When it comes to an artist, or an author the lines are clear- we very clearly can see the difference between work that has been created by the artist and work that has not been created by them. We are extremely careful not to copy and persons words or work without credit for fear of being sued etc.
However, the lines become blurred when we look at the sharing of recipes online. Recipes at some point or the other have been taken from one source: it is extremely difficult to separate the origin of a recipe from a new creator or a new take on a recipe. Recently there was uproar on social media when a page had been using content creators, recipes, and pictures with no credit to them whatsoever. Food bloggers reported the page as a violation of their work and many of their followers reported the page until it was taken down.
The person responsible for the page claimed that she was just sharing recipes sent to her and made excuses that her page was to benefit people. Many people unknowingly followed and shared her page until it was highlighted to fellow instagrammers’ by a food blogger.
We need to look at this dilemma from two opposing stances: firstly, what is copyright laws and do recipes even fall under copy right laws? And secondly if people are putting in the effort of typing out recipes, as well as doing recipe checks and trying out new recipes is it not a great disservice to them to simply share their work without any credit or even a simple tag?
Putting the question to our Radio Islam listeners, it seems that there are two dividing camps. Some feel that recipes should be shared with others as no recipe is original. Many were nostalgic in remembering how their nanis and family members took such joy in sharing recipes and allowing others to enjoy their creations as a means of reward.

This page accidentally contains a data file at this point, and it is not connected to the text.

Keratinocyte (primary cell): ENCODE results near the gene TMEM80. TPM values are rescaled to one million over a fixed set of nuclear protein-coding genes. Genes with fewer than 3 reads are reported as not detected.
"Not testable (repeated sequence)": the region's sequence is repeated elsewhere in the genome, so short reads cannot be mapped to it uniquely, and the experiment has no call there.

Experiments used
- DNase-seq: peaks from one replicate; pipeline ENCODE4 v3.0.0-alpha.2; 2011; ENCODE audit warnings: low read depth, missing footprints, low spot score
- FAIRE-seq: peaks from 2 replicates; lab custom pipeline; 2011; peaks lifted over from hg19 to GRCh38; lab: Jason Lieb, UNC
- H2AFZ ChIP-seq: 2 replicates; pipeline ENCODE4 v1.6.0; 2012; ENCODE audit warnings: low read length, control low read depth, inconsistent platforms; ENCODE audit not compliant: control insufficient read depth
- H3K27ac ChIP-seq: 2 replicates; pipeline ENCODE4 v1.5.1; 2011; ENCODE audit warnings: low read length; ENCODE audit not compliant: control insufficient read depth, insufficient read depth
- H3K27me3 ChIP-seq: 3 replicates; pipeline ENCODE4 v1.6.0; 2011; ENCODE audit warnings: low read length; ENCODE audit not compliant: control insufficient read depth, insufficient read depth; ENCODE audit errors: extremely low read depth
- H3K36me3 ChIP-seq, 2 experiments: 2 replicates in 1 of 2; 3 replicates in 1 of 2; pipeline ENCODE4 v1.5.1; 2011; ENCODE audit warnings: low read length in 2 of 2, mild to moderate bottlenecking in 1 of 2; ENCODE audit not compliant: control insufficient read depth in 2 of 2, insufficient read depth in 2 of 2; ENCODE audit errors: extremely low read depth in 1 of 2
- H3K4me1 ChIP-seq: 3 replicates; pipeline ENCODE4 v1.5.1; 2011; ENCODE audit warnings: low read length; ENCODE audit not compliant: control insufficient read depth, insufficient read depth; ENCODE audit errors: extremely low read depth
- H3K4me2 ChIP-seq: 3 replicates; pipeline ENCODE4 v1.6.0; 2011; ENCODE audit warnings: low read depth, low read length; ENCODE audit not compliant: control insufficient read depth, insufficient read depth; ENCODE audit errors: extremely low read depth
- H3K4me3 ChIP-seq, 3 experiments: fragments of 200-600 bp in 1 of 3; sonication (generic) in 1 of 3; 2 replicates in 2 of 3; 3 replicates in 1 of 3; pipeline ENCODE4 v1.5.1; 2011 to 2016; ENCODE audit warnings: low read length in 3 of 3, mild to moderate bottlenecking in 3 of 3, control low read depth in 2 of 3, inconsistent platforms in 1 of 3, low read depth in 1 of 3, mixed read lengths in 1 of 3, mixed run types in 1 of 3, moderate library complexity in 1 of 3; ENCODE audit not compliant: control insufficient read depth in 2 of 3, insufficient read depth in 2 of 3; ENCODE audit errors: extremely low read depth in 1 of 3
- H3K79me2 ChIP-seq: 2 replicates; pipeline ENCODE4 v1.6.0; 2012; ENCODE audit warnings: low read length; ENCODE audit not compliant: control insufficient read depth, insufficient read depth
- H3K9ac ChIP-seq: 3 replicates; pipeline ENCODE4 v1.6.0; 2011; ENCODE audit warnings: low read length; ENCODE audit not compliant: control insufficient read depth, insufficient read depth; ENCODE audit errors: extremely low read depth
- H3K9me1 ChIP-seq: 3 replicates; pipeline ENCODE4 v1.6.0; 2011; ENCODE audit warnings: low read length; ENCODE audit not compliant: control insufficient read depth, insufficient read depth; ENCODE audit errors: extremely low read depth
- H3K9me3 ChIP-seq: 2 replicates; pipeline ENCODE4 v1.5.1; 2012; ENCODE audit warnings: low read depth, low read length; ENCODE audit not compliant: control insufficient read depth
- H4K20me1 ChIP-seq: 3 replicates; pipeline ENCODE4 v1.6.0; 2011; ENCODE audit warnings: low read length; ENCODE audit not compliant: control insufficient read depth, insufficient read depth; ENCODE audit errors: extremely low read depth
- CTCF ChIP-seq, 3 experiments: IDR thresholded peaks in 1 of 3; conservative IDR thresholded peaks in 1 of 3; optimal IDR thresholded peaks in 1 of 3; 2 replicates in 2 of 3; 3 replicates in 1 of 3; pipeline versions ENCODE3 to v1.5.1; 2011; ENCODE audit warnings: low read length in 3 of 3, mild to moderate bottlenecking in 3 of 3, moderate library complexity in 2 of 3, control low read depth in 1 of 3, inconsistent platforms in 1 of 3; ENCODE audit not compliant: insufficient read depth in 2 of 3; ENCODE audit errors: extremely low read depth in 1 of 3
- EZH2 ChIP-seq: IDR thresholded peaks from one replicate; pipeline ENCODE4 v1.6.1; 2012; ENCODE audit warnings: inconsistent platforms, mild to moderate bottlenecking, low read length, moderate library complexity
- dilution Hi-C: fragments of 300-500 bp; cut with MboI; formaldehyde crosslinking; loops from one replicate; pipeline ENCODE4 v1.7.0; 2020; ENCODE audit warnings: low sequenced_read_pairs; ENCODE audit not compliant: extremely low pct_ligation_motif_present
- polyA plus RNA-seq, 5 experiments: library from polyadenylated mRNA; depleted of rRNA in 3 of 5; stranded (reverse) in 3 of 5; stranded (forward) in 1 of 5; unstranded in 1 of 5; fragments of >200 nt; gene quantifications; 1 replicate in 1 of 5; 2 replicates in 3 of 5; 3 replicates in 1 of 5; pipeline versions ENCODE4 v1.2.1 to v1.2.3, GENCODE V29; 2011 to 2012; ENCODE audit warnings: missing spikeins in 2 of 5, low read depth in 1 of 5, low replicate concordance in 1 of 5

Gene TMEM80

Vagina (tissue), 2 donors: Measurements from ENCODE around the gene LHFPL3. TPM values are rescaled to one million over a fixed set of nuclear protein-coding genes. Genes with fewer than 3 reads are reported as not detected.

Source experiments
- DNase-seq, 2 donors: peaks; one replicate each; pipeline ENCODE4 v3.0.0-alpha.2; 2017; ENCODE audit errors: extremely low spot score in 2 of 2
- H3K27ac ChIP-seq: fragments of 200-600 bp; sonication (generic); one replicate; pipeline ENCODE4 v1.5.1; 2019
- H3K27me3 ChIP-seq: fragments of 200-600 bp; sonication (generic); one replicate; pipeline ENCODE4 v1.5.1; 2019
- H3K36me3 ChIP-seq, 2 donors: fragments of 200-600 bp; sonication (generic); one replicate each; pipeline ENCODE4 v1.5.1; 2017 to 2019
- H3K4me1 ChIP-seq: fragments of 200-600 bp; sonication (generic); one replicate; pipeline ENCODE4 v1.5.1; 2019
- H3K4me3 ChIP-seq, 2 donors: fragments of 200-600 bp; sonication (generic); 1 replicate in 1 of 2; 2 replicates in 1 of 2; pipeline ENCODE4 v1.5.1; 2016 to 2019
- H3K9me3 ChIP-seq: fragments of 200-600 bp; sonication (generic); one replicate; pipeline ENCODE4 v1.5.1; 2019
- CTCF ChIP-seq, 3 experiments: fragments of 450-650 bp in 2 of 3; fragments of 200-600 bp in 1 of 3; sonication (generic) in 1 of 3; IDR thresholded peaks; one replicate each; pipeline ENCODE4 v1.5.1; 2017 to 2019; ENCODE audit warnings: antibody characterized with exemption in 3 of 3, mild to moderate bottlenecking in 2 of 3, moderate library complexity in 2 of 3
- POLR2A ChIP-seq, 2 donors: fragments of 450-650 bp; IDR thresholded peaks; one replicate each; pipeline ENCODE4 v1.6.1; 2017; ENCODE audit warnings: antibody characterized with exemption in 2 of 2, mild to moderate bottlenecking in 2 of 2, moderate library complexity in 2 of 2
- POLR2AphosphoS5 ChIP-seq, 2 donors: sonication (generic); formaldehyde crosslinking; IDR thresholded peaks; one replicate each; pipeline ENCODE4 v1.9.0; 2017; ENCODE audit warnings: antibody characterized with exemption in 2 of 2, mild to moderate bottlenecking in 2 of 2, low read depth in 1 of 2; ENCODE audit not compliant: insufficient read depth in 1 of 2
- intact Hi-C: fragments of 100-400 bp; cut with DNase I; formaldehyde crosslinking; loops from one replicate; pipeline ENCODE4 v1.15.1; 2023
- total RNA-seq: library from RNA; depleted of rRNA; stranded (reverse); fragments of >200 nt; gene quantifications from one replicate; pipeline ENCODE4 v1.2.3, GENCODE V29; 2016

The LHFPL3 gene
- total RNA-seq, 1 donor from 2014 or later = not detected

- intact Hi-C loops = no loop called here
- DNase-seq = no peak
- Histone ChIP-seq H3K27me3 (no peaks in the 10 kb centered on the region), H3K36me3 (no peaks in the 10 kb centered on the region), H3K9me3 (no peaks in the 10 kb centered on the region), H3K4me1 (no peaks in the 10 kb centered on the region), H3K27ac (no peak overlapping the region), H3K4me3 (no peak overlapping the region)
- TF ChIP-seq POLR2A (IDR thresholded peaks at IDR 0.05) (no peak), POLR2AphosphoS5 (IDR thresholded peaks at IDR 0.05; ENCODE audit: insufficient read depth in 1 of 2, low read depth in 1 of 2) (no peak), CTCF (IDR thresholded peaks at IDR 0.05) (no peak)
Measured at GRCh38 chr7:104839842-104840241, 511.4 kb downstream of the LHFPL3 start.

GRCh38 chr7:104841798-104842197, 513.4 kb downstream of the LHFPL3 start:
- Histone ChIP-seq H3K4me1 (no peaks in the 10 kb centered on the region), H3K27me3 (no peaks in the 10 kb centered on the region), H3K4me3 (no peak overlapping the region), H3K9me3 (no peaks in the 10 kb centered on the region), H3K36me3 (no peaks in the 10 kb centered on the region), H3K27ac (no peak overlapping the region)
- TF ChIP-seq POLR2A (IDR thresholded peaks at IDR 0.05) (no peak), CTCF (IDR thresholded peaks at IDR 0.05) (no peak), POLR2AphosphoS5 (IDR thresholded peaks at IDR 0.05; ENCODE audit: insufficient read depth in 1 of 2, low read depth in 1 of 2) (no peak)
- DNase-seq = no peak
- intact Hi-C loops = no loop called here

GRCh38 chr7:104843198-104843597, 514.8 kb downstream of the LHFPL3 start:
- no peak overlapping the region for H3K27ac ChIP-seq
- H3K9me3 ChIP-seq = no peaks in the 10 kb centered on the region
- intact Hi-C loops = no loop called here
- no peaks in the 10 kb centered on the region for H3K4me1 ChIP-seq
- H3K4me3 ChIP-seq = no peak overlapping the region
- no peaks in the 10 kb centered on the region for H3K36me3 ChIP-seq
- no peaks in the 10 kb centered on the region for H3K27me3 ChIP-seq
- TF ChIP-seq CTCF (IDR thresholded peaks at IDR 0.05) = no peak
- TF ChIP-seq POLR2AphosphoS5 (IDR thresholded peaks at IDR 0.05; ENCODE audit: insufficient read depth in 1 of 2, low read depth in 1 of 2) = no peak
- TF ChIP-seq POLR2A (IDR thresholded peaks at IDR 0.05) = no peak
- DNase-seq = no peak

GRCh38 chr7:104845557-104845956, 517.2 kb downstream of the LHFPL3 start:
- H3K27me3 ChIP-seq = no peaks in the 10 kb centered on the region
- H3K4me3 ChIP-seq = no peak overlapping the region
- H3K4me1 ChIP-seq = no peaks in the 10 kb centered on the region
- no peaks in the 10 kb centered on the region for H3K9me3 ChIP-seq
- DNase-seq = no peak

Some focused on the reward in sharing recipes with love:
“Moulana this topic brings back a memories of Aunty Khadija IbrahimShe shared n gave recipes to anyone n everyone.Alhamdulillah, we have so many of her recipes.Allah reward her n grant her Jannatul Firdose.I always use her recipes as I sell masalas from home.She never told me it’s copy right.Sharing is caring”.
Some listeneres feel hurt that they share but are not reciprocated in the same manner:
“We run a home Industry selling homemade biscuits. The wife and I feel that rozi is from Allah in order to share recipes. On the contrary we wife asked her sis in-law for a recipe of a chicken to make for us at home but was told it’s their secret recipe for her and her husband’s business and refused to share, so my wife got offended. She felt not like she is going to start a business with that recipe as it was to make for us at home”.
Many find themselves being emotionally bullied into sharing recipes for the sake of reward – even when it is their hard earned work and their source of income.
“I dont really know where I stand on this because I once showed how to make and gave a recipe to a family member on something I sell, and she started making and selling the very same thing. And she used the same argument with me that if I share it, I will be rewarded. But overall, I don’t mind sharing any of my other recipes. Also, people shouldn’t really ask others for recipes that are used as a business. I think that’s unethical. Rather if you something buy it from them and support their business. On the other hand, if a recipe is already published then its already out in the public domain so there’s no way you can control the sharing of that. But i also feel we South Africans are a bit stingy when it comes to sharing and we are weak when it comes to relying totally on الله تعٰليٰ for our rizq”.